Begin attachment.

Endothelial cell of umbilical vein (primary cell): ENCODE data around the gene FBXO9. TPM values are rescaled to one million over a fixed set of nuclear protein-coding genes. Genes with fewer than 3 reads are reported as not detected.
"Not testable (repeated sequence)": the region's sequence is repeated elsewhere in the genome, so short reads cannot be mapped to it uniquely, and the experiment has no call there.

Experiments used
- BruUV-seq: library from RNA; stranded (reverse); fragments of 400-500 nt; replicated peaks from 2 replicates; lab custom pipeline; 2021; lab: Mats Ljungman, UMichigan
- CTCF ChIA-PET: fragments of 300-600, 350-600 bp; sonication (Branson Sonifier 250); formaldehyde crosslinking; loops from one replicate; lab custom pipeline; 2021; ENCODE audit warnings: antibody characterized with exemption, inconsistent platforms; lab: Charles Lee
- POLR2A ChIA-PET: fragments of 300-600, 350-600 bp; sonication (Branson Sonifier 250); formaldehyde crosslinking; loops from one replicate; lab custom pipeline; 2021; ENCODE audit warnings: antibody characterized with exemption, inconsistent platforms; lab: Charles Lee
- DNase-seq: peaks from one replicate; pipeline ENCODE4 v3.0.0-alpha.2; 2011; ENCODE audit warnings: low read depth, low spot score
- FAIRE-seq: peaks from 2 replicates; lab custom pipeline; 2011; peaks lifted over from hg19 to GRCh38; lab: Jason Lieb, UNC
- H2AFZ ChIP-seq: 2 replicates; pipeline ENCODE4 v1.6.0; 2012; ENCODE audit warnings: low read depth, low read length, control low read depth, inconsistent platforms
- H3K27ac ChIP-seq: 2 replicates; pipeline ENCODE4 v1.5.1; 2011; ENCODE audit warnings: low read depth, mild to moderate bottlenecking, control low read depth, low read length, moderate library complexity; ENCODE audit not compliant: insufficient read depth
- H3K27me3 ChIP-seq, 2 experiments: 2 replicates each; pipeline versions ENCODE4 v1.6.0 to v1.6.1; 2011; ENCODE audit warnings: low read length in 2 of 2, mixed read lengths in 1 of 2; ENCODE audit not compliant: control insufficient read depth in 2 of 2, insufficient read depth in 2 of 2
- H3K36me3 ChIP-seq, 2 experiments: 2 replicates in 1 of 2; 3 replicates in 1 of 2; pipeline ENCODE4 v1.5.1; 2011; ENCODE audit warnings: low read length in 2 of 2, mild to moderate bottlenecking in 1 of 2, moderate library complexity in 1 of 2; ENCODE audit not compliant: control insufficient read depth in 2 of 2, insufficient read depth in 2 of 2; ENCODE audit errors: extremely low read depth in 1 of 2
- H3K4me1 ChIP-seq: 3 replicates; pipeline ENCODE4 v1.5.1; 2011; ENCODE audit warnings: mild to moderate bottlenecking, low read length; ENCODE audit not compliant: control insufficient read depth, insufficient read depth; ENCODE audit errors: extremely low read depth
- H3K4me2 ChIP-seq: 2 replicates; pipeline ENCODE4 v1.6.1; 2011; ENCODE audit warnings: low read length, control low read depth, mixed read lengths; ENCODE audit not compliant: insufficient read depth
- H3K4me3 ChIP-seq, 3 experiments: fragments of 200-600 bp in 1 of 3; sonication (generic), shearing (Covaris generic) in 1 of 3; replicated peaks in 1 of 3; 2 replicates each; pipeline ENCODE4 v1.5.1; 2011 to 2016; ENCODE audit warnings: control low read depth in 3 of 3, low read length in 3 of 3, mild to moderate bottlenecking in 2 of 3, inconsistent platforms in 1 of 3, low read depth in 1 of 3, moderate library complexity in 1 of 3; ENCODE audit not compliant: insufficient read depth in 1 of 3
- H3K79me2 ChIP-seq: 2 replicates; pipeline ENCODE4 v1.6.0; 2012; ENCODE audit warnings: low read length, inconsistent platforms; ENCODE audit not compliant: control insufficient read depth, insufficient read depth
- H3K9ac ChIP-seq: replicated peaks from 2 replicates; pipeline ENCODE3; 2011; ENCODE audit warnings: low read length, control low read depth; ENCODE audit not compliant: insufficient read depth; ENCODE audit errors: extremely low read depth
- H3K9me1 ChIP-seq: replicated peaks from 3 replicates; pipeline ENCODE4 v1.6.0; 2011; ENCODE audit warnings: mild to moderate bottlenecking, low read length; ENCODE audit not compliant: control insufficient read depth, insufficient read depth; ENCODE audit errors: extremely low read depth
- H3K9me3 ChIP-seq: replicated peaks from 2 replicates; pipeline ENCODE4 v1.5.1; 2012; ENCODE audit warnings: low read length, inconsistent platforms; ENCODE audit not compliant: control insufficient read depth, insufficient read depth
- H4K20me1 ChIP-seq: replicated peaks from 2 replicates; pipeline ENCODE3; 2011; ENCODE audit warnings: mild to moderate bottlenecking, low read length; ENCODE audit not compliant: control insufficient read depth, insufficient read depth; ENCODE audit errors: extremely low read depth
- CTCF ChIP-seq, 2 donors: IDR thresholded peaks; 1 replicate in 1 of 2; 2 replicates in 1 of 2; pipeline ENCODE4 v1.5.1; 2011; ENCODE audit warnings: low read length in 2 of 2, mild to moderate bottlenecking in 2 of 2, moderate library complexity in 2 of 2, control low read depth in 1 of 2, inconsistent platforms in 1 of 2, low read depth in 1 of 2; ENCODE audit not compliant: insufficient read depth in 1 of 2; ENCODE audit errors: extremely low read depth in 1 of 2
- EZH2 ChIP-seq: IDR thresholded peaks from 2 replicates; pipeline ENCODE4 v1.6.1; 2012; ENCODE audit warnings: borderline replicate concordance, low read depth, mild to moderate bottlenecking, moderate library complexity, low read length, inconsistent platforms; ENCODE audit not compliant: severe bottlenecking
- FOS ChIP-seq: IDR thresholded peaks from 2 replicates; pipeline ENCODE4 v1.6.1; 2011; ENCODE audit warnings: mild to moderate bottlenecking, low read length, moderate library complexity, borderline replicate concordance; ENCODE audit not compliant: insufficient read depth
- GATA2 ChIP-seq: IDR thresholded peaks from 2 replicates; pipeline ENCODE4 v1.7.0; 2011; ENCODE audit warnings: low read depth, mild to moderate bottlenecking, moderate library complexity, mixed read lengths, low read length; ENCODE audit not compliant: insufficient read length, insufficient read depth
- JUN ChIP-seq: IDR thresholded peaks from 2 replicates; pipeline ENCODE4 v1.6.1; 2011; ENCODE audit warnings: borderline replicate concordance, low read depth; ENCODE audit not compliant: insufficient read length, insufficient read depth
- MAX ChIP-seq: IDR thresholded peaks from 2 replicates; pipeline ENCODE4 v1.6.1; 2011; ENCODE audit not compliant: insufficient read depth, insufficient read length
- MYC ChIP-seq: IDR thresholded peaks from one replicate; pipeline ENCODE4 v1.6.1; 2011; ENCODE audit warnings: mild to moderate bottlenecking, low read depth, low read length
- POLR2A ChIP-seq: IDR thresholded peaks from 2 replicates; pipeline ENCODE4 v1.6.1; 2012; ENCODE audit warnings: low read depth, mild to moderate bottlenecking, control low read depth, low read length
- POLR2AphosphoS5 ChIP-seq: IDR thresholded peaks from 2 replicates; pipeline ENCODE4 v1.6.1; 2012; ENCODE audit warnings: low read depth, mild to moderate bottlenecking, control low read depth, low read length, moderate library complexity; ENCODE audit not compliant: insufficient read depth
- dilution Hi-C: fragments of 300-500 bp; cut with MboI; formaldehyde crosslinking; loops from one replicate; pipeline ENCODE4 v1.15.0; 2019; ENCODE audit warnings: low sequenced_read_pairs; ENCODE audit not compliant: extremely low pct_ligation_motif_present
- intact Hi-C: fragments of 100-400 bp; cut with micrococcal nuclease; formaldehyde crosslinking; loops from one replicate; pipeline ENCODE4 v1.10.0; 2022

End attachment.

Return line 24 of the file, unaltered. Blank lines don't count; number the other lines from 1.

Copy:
- GATA2 ChIP-seq: IDR thresholded peaks from 2 replicates; pipeline ENCODE4 v1.7.0; 2011; ENCODE audit warnings: low read depth, mild to moderate bottlenecking, moderate library complexity, mixed read lengths, low read length; ENCODE audit not compliant: insufficient read length, insufficient read depth